A Site Apart
Websites are much more than pieces of digital real estate. They're product brochures, information hubs, and vehicles for marketing. They can do a lot of things, simultaneously. But how does one separate themselves from the other hundreds of millions of sites published online?
Well, to start, much of it depends on you. You and your company are unique entities, so bring some of that to the Interwebs. Rather than follow the trends, become a trend-setter. Show the world your vision of the perfect representation of your business, organization, or service - in website format. Don't have the skills? Hire out. Don't have the funds? Use existing software. No software that matches your requirements. Learn to code. But do it.
While our vision is key to defining ourselves on the Web, creating the digital version of an identify isn't always possible. There are limitations, rules, and standards set forth that may slow your progress, and usually do. Luckily, there's something called branding, and more specific to this example, copywriting. While it would be nice to be able to execute any type of feature and structural layout for your site, when it comes to image, quality of content is often more important. In other words, what you say on your website is what your website says about you. And if it's good, it sells.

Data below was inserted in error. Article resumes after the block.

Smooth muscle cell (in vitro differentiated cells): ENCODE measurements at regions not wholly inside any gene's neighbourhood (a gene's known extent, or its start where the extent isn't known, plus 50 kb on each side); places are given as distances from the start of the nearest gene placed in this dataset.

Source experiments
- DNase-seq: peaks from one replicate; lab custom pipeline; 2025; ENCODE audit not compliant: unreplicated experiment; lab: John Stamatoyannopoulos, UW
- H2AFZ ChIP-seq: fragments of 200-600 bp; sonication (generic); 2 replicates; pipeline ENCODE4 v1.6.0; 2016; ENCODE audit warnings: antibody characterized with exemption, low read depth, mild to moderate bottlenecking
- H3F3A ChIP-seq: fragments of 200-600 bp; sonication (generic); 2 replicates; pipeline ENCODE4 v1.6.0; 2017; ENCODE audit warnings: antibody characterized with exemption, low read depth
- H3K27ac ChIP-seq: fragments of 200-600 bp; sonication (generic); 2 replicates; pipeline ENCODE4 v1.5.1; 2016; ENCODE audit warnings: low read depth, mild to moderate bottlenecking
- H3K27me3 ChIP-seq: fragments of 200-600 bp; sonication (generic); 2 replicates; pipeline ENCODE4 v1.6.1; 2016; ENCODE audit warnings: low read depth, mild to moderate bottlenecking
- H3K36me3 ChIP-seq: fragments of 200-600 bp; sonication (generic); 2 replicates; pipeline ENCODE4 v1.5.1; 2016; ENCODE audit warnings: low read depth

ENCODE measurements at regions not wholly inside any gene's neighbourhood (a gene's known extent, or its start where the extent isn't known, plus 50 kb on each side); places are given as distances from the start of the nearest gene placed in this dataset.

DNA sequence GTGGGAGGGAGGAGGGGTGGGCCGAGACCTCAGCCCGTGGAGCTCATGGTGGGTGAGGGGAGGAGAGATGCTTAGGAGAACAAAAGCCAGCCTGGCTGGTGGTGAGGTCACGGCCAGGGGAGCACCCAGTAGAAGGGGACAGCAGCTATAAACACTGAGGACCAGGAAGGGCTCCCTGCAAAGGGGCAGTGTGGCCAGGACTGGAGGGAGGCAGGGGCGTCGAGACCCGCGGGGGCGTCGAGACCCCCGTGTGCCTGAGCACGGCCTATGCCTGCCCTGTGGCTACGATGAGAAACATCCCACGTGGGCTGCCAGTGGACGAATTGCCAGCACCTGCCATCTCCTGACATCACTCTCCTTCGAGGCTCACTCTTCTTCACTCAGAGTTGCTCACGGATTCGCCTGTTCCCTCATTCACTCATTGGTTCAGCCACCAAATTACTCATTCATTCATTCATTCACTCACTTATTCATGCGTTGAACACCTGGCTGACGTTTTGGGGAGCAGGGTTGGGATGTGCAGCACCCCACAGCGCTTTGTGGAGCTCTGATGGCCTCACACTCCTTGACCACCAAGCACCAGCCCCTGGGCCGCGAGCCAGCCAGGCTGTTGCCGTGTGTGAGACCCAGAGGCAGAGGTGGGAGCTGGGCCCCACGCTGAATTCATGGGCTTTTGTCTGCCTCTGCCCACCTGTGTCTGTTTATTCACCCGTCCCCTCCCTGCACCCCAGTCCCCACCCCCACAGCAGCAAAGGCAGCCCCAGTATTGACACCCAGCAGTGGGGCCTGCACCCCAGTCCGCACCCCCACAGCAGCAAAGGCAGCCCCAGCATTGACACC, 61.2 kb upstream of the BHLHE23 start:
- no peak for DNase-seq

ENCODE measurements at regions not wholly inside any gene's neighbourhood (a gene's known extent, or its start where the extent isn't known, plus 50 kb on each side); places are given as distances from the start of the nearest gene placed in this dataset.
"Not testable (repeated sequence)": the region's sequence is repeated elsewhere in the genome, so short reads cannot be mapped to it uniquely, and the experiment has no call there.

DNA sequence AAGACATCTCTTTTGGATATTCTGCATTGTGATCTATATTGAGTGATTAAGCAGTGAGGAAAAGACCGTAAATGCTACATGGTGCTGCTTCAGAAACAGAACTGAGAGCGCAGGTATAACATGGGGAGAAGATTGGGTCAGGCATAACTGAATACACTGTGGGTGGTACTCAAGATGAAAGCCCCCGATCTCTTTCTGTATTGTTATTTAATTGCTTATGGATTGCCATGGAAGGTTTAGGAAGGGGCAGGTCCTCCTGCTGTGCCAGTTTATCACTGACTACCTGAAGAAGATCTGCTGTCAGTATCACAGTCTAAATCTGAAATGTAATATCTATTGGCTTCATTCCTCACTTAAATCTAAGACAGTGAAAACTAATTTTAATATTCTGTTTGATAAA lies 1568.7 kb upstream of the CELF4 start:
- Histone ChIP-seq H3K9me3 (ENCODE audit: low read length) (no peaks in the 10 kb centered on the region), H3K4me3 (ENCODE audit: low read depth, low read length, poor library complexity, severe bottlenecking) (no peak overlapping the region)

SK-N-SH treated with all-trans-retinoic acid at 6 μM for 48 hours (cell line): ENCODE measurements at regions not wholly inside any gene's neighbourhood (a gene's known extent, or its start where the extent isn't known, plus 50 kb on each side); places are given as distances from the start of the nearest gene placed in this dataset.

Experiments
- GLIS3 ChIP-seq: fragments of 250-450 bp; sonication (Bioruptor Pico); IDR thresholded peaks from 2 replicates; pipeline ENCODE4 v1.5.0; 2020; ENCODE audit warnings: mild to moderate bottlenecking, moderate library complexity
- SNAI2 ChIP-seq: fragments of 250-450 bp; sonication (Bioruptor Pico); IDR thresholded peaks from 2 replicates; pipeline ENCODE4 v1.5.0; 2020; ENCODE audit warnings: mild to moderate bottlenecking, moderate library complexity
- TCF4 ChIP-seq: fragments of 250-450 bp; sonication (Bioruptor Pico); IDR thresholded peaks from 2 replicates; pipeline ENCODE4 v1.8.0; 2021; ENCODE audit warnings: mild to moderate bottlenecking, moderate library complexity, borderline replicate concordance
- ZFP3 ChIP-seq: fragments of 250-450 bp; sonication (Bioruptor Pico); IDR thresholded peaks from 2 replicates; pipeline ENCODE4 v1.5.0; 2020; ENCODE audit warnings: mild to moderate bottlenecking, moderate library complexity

On the subject of selling, countless sites in almost any industry actually offer great content, and free too. But they're often short-lived since products and/or services aren't part of the equation. A consistent means for sustaining their current model isn't present - which can become cumbersome for website publishers from the very early stages. While we're all about minimalism, to remedy this, affiliate marketing is something beginners especially should consider; entry into associate programs costs nothing, they're quick to set up, and they convert well given contextual ads (whether text-based or graphical) are positioned well throughout their website.
Until recently, enterprise-level sites kind of sucked, for lack of a better word. They were powerful, utilizing the most advanced and complex on-premise software, but they were missing a vital component - that being user-friendliness. They presented everything they had to offer in a structured way, but links were broken, related content was arid, and community was not part of their vocabulary. With recent upgrades, their assets have moved to the cloud, mobile-responsiveness is supported, and most importantly, they put the visitor/customer first - or at least more so than in previous iterations of their website.
Unbeknown to most people, the majority of the above-mentioned changes were influenced by individual bloggers and e-commerce store owners who simply listened to their audience (and, consequently, had tremendous success given their current resources). Many of these independently-published sites were even acquired by billion-dollar corporations for the purpose of eliminating the growing competition.